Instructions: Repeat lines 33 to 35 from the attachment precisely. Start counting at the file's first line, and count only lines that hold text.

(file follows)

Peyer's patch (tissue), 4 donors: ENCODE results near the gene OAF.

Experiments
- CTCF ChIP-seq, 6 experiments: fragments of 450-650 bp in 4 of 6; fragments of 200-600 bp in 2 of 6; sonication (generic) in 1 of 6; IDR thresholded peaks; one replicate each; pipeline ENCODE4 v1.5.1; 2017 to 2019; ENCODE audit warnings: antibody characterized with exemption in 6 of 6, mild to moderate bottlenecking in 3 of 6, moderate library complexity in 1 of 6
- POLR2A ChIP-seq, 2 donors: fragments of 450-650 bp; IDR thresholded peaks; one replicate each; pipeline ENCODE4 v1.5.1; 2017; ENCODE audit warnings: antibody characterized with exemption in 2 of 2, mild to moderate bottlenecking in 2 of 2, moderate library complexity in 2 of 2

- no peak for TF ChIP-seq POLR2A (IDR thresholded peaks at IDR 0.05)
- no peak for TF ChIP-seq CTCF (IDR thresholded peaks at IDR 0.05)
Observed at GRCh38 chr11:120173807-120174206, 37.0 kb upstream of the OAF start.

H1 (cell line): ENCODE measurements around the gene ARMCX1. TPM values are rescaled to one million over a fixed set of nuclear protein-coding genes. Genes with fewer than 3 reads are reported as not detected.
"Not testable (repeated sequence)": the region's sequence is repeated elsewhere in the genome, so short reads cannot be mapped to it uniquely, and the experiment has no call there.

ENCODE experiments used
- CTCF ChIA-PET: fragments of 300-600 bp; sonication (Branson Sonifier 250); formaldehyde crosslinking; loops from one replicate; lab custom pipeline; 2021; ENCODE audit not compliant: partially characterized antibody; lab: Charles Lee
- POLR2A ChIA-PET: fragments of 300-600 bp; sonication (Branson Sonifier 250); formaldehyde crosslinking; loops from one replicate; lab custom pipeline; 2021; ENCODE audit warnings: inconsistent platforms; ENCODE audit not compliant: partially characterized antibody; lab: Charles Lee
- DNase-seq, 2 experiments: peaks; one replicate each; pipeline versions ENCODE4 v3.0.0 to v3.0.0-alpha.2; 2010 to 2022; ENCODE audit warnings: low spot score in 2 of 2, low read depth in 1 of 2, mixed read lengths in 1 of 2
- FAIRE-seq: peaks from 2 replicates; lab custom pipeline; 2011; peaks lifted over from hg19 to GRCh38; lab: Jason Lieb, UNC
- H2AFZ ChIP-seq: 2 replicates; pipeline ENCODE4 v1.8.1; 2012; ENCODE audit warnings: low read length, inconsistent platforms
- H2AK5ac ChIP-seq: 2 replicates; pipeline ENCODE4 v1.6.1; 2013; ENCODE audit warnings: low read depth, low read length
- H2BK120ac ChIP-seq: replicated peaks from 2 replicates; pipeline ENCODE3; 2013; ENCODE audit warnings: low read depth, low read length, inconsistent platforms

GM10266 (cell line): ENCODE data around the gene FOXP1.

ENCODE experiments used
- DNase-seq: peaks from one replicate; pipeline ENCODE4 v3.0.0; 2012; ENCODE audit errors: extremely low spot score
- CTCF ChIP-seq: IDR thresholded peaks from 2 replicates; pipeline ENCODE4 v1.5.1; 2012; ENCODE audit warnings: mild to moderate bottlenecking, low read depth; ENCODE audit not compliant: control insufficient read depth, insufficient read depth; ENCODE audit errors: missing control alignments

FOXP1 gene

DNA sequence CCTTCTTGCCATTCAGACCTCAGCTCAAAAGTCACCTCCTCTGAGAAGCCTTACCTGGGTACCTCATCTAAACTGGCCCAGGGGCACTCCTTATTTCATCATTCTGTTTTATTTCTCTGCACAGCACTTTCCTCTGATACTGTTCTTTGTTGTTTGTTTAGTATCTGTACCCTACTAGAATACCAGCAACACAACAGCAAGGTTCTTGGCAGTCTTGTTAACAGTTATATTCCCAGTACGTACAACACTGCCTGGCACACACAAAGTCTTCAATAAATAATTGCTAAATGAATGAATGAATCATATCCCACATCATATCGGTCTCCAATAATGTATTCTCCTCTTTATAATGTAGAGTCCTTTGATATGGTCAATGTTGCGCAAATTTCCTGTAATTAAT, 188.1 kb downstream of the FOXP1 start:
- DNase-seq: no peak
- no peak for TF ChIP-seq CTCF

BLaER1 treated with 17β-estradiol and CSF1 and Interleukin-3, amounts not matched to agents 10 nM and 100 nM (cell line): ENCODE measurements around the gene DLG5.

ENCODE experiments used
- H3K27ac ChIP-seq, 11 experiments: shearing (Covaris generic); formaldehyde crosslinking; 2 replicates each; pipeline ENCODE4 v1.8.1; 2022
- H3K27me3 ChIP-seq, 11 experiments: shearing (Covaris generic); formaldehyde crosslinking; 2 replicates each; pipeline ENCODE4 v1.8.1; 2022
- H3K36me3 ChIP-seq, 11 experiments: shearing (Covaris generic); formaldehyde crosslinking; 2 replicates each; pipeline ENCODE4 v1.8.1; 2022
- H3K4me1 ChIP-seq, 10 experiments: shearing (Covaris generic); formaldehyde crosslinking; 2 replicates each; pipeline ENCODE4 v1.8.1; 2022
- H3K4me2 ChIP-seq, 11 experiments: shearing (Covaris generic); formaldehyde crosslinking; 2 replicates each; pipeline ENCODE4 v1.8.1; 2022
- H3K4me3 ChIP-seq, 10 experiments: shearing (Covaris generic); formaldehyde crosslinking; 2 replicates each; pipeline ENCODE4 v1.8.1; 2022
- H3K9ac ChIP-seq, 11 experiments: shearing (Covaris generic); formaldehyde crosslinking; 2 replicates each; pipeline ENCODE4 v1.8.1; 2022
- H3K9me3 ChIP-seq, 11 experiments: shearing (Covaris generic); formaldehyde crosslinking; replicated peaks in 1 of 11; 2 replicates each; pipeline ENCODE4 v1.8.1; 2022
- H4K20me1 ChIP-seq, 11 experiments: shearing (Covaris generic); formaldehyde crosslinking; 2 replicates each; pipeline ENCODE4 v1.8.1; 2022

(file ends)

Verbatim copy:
- H3K4me3 ChIP-seq, 10 experiments: shearing (Covaris generic); formaldehyde crosslinking; 2 replicates each; pipeline ENCODE4 v1.8.1; 2022
- H3K9ac ChIP-seq, 11 experiments: shearing (Covaris generic); formaldehyde crosslinking; 2 replicates each; pipeline ENCODE4 v1.8.1; 2022
- H3K9me3 ChIP-seq, 11 experiments: shearing (Covaris generic); formaldehyde crosslinking; replicated peaks in 1 of 11; 2 replicates each; pipeline ENCODE4 v1.8.1; 2022